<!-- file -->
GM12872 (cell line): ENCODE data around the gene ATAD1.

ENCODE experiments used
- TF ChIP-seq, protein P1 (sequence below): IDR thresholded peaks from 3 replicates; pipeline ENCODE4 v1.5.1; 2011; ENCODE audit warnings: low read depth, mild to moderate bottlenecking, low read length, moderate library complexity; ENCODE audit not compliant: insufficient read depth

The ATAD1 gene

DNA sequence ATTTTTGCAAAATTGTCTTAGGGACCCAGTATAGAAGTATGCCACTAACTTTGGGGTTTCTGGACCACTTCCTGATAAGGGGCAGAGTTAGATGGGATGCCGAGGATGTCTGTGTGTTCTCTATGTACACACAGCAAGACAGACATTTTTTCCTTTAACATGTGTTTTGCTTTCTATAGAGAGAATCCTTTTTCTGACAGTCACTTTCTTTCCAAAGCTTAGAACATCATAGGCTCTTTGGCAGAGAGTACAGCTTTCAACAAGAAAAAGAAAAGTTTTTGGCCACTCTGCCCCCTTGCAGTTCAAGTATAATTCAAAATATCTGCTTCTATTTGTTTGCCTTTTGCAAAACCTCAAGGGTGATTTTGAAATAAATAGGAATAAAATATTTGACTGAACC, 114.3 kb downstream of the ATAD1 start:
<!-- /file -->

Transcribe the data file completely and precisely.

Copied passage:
GM12872 (cell line): ENCODE data around the gene ATAD1.

ENCODE experiments used
- TF ChIP-seq, protein P1 (sequence below): IDR thresholded peaks from 3 replicates; pipeline ENCODE4 v1.5.1; 2011; ENCODE audit warnings: low read depth, mild to moderate bottlenecking, low read length, moderate library complexity; ENCODE audit not compliant: insufficient read depth

The ATAD1 gene

DNA sequence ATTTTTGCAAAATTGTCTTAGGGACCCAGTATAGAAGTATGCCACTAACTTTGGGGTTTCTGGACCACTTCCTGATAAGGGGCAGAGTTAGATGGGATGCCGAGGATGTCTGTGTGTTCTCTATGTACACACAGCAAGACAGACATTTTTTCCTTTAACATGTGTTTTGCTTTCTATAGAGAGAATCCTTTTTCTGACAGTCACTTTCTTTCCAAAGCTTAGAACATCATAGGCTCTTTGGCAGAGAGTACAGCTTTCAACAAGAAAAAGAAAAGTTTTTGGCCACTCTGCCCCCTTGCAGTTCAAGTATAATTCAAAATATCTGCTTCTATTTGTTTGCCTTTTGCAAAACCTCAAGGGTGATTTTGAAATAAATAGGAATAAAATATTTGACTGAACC, 114.3 kb downstream of the ATAD1 start: